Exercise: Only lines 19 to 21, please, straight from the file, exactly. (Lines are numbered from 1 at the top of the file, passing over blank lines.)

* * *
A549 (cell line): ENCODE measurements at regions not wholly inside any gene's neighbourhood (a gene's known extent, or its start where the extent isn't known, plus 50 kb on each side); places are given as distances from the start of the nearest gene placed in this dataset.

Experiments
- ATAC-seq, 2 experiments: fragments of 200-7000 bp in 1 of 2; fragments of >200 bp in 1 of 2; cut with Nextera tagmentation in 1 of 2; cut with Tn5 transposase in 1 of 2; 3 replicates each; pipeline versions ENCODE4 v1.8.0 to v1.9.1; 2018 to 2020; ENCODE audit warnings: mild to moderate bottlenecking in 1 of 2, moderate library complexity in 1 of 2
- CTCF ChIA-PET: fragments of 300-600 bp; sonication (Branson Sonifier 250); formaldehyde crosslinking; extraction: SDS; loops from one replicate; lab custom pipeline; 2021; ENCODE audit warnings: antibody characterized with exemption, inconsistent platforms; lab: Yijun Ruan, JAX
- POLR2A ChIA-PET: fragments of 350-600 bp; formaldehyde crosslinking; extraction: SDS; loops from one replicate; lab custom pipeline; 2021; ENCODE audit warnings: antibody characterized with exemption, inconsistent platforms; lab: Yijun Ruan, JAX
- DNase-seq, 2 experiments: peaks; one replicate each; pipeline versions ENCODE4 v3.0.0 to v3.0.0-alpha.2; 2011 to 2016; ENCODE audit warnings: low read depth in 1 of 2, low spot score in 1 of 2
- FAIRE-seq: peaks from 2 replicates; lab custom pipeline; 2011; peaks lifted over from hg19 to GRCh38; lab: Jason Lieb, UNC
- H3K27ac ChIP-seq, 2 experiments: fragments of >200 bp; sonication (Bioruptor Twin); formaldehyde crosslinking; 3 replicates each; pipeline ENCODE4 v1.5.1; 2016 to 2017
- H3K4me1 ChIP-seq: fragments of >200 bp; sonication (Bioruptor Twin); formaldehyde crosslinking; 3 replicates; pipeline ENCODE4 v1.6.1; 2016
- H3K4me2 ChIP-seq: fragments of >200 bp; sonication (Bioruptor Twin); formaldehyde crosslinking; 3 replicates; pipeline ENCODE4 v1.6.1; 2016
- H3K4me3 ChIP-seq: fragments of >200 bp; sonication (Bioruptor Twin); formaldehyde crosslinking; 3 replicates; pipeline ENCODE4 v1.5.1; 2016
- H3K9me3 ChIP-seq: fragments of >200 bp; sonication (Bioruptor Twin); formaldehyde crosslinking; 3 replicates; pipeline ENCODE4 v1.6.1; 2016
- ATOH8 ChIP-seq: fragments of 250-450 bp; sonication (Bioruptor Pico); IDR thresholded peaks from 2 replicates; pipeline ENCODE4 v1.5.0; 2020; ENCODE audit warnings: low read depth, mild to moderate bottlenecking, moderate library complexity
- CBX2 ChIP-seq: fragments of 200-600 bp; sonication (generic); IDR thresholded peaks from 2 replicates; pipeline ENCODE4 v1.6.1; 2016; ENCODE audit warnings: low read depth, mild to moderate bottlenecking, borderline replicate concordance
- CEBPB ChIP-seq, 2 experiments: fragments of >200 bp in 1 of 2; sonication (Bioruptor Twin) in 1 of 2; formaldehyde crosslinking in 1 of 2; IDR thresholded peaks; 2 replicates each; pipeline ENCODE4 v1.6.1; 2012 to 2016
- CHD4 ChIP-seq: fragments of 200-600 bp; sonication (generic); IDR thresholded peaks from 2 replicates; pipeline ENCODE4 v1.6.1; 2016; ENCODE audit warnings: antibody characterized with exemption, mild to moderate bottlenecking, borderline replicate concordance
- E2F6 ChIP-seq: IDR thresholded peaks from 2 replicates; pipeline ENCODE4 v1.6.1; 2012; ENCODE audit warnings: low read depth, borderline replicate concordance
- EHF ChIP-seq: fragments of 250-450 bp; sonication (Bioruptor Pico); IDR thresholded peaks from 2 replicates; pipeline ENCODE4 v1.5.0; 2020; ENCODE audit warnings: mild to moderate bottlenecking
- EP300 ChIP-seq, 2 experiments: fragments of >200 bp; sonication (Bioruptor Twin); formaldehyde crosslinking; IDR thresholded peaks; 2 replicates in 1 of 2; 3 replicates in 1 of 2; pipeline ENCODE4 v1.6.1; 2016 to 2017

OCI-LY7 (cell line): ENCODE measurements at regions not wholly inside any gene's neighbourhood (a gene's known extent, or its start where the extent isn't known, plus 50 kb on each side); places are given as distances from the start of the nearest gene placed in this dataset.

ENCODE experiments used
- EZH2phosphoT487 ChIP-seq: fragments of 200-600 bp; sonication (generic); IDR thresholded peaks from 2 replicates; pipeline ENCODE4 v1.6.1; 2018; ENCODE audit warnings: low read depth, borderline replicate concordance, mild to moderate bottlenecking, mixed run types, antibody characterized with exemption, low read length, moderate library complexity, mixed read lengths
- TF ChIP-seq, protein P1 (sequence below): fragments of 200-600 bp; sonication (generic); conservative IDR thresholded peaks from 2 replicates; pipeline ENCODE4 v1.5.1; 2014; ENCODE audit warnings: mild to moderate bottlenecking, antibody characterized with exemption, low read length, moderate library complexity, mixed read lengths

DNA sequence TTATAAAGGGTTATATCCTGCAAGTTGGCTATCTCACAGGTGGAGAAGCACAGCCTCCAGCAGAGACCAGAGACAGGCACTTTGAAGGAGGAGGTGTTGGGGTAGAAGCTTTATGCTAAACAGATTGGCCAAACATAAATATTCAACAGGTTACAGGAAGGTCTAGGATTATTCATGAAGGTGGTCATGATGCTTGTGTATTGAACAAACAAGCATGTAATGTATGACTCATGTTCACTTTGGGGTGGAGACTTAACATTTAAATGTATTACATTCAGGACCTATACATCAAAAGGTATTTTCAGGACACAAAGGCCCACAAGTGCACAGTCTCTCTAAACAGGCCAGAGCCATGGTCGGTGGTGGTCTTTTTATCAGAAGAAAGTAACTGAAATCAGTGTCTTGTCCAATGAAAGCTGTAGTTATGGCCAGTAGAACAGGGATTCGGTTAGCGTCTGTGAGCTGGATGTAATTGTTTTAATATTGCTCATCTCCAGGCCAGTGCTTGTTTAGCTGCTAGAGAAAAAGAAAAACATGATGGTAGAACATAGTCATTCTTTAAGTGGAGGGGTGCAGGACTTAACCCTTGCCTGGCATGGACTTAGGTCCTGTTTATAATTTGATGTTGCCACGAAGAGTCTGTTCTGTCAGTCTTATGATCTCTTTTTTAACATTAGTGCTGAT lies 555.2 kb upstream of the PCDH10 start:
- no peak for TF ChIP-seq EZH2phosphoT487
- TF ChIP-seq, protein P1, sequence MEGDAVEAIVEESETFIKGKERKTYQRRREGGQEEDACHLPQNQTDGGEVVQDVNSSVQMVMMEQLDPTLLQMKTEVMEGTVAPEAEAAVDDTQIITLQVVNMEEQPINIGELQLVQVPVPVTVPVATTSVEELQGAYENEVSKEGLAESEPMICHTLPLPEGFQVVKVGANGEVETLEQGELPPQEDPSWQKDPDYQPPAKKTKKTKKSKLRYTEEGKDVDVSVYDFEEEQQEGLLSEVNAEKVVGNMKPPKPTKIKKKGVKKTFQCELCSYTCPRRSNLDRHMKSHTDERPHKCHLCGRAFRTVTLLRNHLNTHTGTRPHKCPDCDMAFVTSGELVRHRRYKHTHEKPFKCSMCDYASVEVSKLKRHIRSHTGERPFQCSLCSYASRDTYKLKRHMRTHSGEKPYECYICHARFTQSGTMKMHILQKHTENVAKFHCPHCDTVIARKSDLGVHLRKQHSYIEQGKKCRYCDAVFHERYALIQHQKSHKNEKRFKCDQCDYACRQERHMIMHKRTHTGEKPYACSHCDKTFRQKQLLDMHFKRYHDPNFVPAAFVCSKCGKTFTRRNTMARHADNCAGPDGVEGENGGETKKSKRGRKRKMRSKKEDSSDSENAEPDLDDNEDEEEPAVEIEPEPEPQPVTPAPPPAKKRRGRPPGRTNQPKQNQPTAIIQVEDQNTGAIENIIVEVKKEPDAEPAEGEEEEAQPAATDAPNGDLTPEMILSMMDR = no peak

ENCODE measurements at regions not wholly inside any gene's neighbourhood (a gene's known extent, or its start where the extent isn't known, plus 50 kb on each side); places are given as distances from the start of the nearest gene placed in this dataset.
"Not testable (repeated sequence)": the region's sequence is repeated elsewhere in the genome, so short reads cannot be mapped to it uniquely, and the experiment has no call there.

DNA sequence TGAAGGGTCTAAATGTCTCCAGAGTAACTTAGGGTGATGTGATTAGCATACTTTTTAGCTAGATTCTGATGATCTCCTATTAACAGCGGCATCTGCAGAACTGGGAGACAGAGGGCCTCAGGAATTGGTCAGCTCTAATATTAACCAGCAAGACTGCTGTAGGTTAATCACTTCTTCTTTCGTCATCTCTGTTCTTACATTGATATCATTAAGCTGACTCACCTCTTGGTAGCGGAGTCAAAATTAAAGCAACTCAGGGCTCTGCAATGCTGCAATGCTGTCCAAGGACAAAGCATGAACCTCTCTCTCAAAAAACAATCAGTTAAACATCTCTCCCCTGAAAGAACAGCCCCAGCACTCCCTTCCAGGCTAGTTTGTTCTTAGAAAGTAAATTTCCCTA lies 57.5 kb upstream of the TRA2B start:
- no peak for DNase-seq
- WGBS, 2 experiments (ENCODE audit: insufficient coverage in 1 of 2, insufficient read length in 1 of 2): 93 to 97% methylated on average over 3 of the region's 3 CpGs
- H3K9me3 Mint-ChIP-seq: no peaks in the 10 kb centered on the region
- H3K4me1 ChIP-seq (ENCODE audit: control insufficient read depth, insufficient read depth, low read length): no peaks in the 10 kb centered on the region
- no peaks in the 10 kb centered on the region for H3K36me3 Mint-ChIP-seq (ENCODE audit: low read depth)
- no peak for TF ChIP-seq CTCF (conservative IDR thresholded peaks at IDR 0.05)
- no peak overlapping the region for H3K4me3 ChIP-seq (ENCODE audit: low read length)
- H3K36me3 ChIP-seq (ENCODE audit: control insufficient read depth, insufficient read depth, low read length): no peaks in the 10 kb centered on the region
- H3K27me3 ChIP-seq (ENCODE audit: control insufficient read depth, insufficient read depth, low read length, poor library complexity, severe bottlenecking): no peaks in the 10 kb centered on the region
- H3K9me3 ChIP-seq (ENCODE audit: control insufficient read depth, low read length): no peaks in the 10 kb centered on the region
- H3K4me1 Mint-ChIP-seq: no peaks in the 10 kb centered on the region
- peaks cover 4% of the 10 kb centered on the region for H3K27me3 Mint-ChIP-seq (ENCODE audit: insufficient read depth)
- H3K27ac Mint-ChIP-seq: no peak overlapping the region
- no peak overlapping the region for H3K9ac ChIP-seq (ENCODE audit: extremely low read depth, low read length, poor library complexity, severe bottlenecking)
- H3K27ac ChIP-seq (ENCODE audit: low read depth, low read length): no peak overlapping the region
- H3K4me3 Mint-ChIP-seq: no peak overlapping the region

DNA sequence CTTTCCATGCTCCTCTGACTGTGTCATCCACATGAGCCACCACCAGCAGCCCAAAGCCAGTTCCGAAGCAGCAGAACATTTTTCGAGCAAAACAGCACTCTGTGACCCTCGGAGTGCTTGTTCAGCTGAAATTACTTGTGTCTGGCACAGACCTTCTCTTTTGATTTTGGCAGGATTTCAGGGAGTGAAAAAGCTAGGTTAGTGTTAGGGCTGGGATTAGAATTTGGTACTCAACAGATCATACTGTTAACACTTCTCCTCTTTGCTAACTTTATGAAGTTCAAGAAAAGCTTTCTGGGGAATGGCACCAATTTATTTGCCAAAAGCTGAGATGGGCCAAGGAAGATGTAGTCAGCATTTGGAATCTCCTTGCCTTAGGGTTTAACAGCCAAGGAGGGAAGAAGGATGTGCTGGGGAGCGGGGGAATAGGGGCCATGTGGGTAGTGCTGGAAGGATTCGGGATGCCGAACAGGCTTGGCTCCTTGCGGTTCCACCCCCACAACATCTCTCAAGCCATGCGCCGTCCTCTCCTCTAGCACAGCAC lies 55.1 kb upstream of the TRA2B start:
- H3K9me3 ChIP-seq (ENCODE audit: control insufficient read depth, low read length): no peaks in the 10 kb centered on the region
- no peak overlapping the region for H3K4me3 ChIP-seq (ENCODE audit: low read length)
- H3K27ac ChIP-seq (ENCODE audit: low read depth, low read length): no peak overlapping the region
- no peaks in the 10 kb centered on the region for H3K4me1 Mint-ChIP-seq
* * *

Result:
- EP300 ChIP-seq, 2 experiments: fragments of >200 bp; sonication (Bioruptor Twin); formaldehyde crosslinking; IDR thresholded peaks; 2 replicates in 1 of 2; 3 replicates in 1 of 2; pipeline ENCODE4 v1.6.1; 2016 to 2017

OCI-LY7 (cell line): ENCODE measurements at regions not wholly inside any gene's neighbourhood (a gene's known extent, or its start where the extent isn't known, plus 50 kb on each side); places are given as distances from the start of the nearest gene placed in this dataset.

ENCODE experiments used